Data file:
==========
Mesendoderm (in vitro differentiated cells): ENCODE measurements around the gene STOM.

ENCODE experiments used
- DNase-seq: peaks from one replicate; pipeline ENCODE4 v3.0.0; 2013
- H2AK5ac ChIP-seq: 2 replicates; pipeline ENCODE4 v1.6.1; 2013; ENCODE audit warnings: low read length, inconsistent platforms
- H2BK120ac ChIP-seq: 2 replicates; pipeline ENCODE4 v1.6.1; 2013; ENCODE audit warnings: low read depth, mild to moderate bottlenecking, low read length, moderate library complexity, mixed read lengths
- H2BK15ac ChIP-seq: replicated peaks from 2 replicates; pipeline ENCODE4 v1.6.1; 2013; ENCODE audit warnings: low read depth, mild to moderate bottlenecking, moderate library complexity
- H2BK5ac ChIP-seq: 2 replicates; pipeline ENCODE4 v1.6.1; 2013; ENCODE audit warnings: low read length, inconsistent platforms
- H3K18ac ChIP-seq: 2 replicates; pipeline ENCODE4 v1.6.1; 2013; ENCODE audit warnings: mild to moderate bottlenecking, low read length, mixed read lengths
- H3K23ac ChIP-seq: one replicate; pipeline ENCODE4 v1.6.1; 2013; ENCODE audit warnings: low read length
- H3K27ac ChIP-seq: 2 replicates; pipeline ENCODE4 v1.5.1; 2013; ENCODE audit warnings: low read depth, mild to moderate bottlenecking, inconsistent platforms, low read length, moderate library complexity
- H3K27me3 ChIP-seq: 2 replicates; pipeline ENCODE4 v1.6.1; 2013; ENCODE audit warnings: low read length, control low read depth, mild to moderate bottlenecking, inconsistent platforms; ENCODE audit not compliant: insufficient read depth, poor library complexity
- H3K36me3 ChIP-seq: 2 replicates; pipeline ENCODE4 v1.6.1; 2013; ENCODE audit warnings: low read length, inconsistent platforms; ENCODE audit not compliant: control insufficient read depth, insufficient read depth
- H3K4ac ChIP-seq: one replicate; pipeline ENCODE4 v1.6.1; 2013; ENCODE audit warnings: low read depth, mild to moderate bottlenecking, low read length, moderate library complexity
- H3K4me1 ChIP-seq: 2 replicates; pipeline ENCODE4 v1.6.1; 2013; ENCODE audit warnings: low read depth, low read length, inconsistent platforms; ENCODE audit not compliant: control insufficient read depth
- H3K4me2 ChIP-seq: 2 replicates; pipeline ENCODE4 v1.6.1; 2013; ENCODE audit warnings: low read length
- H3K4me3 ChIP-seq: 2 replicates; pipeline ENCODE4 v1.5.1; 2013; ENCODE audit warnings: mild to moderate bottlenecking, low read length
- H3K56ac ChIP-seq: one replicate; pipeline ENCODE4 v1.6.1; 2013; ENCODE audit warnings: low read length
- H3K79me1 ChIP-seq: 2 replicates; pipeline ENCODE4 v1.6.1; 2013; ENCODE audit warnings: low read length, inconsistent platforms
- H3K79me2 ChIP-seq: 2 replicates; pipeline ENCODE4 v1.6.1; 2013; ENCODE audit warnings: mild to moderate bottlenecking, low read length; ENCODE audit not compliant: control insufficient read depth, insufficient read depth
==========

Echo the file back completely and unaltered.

Mesendoderm (in vitro differentiated cells): ENCODE measurements around the gene STOM.

ENCODE experiments used
- DNase-seq: peaks from one replicate; pipeline ENCODE4 v3.0.0; 2013
- H2AK5ac ChIP-seq: 2 replicates; pipeline ENCODE4 v1.6.1; 2013; ENCODE audit warnings: low read length, inconsistent platforms
- H2BK120ac ChIP-seq: 2 replicates; pipeline ENCODE4 v1.6.1; 2013; ENCODE audit warnings: low read depth, mild to moderate bottlenecking, low read length, moderate library complexity, mixed read lengths
- H2BK15ac ChIP-seq: replicated peaks from 2 replicates; pipeline ENCODE4 v1.6.1; 2013; ENCODE audit warnings: low read depth, mild to moderate bottlenecking, moderate library complexity
- H2BK5ac ChIP-seq: 2 replicates; pipeline ENCODE4 v1.6.1; 2013; ENCODE audit warnings: low read length, inconsistent platforms
- H3K18ac ChIP-seq: 2 replicates; pipeline ENCODE4 v1.6.1; 2013; ENCODE audit warnings: mild to moderate bottlenecking, low read length, mixed read lengths
- H3K23ac ChIP-seq: one replicate; pipeline ENCODE4 v1.6.1; 2013; ENCODE audit warnings: low read length
- H3K27ac ChIP-seq: 2 replicates; pipeline ENCODE4 v1.5.1; 2013; ENCODE audit warnings: low read depth, mild to moderate bottlenecking, inconsistent platforms, low read length, moderate library complexity
- H3K27me3 ChIP-seq: 2 replicates; pipeline ENCODE4 v1.6.1; 2013; ENCODE audit warnings: low read length, control low read depth, mild to moderate bottlenecking, inconsistent platforms; ENCODE audit not compliant: insufficient read depth, poor library complexity
- H3K36me3 ChIP-seq: 2 replicates; pipeline ENCODE4 v1.6.1; 2013; ENCODE audit warnings: low read length, inconsistent platforms; ENCODE audit not compliant: control insufficient read depth, insufficient read depth
- H3K4ac ChIP-seq: one replicate; pipeline ENCODE4 v1.6.1; 2013; ENCODE audit warnings: low read depth, mild to moderate bottlenecking, low read length, moderate library complexity
- H3K4me1 ChIP-seq: 2 replicates; pipeline ENCODE4 v1.6.1; 2013; ENCODE audit warnings: low read depth, low read length, inconsistent platforms; ENCODE audit not compliant: control insufficient read depth
- H3K4me2 ChIP-seq: 2 replicates; pipeline ENCODE4 v1.6.1; 2013; ENCODE audit warnings: low read length
- H3K4me3 ChIP-seq: 2 replicates; pipeline ENCODE4 v1.5.1; 2013; ENCODE audit warnings: mild to moderate bottlenecking, low read length
- H3K56ac ChIP-seq: one replicate; pipeline ENCODE4 v1.6.1; 2013; ENCODE audit warnings: low read length
- H3K79me1 ChIP-seq: 2 replicates; pipeline ENCODE4 v1.6.1; 2013; ENCODE audit warnings: low read length, inconsistent platforms
- H3K79me2 ChIP-seq: 2 replicates; pipeline ENCODE4 v1.6.1; 2013; ENCODE audit warnings: mild to moderate bottlenecking, low read length; ENCODE audit not compliant: control insufficient read depth, insufficient read depth